If gas goes over $4 per gallon, you might be able to find a deal by searching out the oldest gas station you can find.
The Seattle Post-Intelligencer explains, "As gas prices rise, some stations with older pumps are encountering an unexpected challenge: They can't be set to charge more than $3.99 9/10 per gallon." Some older pumps aren't capable of charging more -- the price display window on the pumps themselves doesn't go display anything higher. Lou Engles of Engels Repair and Towing in Vashon Island, Washington, told the P-I that when he bought his station's pumps "in 1995, nobody could imagine gas would ever be higher than $3.99 a gallon."
Autoblog notes, "These pumps were produced before everything went digital and you could simply slide your AmEx into the little slot to pay for your premium petrol. They use a mechanical computer with gears to calculate the price of gas, and the cost of retrofitting them to account for the current reality of $4+/gallon gasoline amounts to $8,500 in upgrades according to one station owner, if he could even find the parts since they're all on back order."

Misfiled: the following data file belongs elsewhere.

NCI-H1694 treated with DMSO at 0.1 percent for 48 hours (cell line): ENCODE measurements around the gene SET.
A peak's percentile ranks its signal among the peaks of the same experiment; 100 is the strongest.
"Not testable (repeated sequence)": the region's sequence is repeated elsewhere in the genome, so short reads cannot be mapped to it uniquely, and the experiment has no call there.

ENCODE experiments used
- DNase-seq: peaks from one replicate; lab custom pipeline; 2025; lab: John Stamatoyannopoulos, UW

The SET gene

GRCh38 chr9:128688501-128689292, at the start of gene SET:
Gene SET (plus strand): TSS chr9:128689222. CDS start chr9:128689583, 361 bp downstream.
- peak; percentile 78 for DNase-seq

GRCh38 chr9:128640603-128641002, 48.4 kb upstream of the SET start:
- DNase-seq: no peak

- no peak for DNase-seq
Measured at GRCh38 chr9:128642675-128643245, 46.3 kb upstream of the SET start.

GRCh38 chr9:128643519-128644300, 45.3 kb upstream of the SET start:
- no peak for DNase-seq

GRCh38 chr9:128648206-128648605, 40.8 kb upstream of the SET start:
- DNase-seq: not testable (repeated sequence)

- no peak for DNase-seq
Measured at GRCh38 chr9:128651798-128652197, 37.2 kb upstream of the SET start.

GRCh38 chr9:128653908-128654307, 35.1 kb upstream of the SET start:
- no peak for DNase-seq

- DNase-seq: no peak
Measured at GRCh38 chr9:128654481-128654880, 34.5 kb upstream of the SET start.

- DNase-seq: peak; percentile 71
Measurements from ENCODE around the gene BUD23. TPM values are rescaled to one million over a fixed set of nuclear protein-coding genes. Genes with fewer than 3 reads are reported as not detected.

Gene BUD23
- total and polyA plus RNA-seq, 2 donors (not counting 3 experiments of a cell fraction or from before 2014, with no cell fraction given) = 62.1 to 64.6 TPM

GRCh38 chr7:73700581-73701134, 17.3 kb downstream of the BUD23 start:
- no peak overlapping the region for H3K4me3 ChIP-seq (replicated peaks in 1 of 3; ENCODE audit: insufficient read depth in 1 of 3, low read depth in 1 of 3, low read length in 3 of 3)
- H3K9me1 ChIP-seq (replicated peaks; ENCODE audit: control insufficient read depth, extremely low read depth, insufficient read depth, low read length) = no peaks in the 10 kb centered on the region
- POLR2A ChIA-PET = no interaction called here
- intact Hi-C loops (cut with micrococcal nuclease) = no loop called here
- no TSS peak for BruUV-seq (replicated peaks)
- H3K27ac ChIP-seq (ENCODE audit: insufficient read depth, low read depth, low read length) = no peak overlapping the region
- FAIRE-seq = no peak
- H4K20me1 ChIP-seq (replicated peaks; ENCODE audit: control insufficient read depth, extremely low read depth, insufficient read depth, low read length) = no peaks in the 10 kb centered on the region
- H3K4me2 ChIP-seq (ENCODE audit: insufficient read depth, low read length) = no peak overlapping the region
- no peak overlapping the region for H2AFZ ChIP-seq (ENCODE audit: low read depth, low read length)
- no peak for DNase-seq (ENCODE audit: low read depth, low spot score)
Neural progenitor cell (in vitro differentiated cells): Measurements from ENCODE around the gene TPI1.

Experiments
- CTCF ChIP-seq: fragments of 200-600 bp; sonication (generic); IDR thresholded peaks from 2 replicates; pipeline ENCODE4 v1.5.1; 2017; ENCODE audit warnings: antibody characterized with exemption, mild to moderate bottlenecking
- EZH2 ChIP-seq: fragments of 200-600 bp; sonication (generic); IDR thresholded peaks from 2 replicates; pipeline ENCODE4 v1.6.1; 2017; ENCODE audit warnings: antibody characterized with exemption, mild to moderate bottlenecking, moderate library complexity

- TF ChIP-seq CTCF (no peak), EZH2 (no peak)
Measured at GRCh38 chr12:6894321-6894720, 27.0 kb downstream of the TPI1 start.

Earth Times reports "About 12 other stations, mostly rural, have been reported as having the same problem as Engels."
The Post-Intelligencer says Engels is "handling the situation by posting the correct price on large signs, then explaining to each customer -- before pumping -- that the amount pumped must be multiplied by the current price." However, Kirk Robinson of Washington state's Weights and Measures program notes, "Operating pumps that don't display and tally the correct price is unlawful." For now, his office is allowing the work-around if older stations "can show they're making a good-faith effort to get a retrofit done."
Research the most fuel-efficient cars with U.S. News' car rankings and reviews.